Guest Post: Alpine Lakes

June 15th, 2014 at 7:27 am by David Farrar

A guest post by Paul Lindsay at Alpine Lakes:

Alpine Lakes is building its first house featuring cross-laminated timber floor and roof structure.  Cross laminated timber panels are made out of timber glued together in layers that are at right angles to each other, like a giant panel of plywood except it each layer is made out of timber planks rather than veneers.  They are available with a visual grade if the timber will be visible or standard grade if that side of a panel will not be seen.

The panels replace the traditional floor joists and rafters, allowing the building to be closed in very quickly.  The floor was installed on Friday the 13th of June in about two hours, ready for framing to be put up.  The ceiling panels will also be installed very quickly this week.  There is also a time saving at the end of the project since the panels require much less preparation than a conventional plasterboard ceiling.

The costs of construction have begun to increase dramatically in the last two or three years, with labour costs and compliance becoming a larger part of the overall build cost.  One answer to this is to pre-fabricate building elements off site.  Although this will mean the cost of materials is higher, it also reduces the cost of labour on site and there is an overall reduction in the build cost.  The cross laminated timber allows for a time saving of at least two weeks, saving money on labour and construction finance.

The house will be handed over after it has been lined, ready for the owner to decorate it and install the kitchen.  Delivering a short form house to a handyman who will do the work that does not need a licensed building practitioner is another means for people to save on building costs.

The timber panels were manufactured by XLam NZ Ltd www.xlam.co.nz.  Alpine Lakes Ltd provide building kitsets and a custom plan service in the Wellington and Manawatu regions.  They can also arrange for a builder to build the kitset to completion or to a stage where the owner to take over.  They will be writing a weblog about the build so that interested readers can follow the progress at www.alpinelakes.co.nz.  

For more information contact Paul Lindsay on (06) 364 0301.

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6 Responses to “Guest Post: Alpine Lakes”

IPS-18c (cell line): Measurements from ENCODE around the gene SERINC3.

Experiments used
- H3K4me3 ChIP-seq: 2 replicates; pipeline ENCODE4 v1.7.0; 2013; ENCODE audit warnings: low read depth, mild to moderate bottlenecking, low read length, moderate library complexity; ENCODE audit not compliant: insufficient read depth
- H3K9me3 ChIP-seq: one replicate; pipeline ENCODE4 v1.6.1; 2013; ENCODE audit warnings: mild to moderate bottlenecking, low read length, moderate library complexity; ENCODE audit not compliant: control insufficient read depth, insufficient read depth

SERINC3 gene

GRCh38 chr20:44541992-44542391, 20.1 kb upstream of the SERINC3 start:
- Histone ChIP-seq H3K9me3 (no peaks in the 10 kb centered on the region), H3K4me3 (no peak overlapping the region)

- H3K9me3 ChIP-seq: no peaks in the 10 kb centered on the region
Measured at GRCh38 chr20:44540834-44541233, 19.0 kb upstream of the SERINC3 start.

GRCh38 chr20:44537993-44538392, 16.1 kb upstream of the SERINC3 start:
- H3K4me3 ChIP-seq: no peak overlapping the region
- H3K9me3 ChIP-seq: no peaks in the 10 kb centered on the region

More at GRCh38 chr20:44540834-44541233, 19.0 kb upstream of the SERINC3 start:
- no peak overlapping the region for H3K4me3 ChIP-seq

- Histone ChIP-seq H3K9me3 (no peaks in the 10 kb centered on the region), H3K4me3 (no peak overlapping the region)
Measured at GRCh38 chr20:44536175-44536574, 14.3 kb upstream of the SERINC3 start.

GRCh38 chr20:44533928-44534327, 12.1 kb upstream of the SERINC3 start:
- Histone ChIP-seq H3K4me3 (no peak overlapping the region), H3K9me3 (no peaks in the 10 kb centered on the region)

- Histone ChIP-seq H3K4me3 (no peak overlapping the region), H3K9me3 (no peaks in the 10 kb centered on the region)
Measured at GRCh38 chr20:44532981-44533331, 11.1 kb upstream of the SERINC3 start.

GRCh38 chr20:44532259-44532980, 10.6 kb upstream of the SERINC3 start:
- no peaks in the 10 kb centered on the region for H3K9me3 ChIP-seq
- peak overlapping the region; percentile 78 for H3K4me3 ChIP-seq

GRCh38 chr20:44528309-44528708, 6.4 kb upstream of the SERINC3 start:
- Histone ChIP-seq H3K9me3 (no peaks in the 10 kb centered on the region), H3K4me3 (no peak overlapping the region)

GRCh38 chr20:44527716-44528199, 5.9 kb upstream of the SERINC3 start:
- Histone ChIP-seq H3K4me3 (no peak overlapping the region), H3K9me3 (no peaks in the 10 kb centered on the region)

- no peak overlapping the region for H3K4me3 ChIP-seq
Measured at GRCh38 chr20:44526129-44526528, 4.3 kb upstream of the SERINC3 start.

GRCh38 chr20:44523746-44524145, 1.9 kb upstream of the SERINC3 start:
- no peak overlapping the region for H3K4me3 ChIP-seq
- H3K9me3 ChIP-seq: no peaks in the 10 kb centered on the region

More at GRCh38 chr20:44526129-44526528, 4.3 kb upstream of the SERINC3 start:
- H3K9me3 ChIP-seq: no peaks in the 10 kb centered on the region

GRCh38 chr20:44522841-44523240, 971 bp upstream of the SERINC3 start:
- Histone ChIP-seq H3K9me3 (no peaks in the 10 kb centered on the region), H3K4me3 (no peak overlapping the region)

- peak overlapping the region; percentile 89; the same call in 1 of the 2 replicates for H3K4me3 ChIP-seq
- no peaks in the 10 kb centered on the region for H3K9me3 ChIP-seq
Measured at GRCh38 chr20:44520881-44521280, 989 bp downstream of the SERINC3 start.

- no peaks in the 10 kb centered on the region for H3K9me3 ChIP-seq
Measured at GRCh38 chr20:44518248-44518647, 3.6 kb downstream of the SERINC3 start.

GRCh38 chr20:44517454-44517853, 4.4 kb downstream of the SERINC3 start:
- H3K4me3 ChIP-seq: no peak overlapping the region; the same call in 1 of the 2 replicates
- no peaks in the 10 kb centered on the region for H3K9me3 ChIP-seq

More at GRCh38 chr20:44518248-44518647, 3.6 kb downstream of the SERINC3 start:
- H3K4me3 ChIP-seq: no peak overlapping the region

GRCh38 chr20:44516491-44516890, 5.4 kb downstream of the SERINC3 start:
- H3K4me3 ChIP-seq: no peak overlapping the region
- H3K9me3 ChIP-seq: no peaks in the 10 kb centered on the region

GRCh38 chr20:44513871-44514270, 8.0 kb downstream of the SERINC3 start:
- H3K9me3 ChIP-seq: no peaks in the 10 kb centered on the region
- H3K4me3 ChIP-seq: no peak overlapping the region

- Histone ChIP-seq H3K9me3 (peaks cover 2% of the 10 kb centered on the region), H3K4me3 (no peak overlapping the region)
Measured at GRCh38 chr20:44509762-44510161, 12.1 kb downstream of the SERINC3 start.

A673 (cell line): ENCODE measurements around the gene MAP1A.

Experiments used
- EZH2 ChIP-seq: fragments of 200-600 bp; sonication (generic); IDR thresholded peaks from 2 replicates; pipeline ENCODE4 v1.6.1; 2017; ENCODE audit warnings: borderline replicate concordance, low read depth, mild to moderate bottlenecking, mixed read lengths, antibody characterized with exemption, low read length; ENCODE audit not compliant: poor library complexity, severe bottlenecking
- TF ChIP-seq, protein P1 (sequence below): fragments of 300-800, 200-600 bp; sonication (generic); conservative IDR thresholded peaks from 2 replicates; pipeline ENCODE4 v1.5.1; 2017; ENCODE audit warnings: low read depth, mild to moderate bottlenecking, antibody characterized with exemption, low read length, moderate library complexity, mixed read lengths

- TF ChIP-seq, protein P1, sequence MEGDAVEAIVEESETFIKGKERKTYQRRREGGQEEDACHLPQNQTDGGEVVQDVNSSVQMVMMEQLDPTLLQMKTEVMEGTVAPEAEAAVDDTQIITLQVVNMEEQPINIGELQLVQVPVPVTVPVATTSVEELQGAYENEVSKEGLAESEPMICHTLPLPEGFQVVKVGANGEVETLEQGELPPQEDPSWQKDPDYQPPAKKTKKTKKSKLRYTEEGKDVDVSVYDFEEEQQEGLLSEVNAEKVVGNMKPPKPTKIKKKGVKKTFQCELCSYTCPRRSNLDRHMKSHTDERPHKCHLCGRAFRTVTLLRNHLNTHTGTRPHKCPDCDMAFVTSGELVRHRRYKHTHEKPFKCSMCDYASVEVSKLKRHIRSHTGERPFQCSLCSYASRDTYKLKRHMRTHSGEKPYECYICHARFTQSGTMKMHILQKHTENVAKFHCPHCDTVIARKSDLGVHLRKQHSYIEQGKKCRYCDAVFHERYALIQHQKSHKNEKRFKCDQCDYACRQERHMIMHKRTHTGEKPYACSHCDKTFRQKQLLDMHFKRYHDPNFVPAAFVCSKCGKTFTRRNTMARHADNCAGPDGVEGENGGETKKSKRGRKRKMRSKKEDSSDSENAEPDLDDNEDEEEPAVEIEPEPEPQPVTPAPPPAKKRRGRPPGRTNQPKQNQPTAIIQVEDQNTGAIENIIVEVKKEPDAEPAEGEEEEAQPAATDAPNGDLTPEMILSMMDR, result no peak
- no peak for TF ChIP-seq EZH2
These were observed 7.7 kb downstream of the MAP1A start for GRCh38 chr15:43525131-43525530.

1. Colville (2,237 comments) says:

    Someone actually doing a bit of value added with wood rather than just shipping it over to China as logs.

    Awesome.

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  2. hj (6,794 comments) says:

    I stayed in a factory built house in Japan. Everything was perfect.

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  3. jcuknz (704 comments) says:

    If you labour yourself, as I have done twice now, you save even more money … House building is not rocket science and until the regulations were changed and simplified for the benefit of trade builders there were good ‘How to do It’ sources.

    If you are not feeding the banks you have the cash for a better standard of living for yourself and your family.

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  4. hj (6,794 comments) says:

    In the past some people built their own houses and neighbours got together to pour the concrete for the driveway. What happened to all that?

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  5. arkhad (66 comments) says:

    Interesting enough but just want to say that if the site moves in the direction of infomercials / advertorials like this I will be much less inclined to visit.

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  6. Jack5 (5,005 comments) says:

    Douglas fir CLT panels, yes! But are Pinus radiata panels any good? Down the road is there likely to be any possibility of something like leaky homes syndrome with radiata CLT panels?

    Douglas fir (Oregon timber) wildings are spreading around parts of the South Island high country, and there are even volunteer work groups out grubbing it and wilding radiata and scotch pine. Douglas fir could be planted over much of the accessible high country, but DOC wouldn’t like that as it wasn’t here a thousand years ago.

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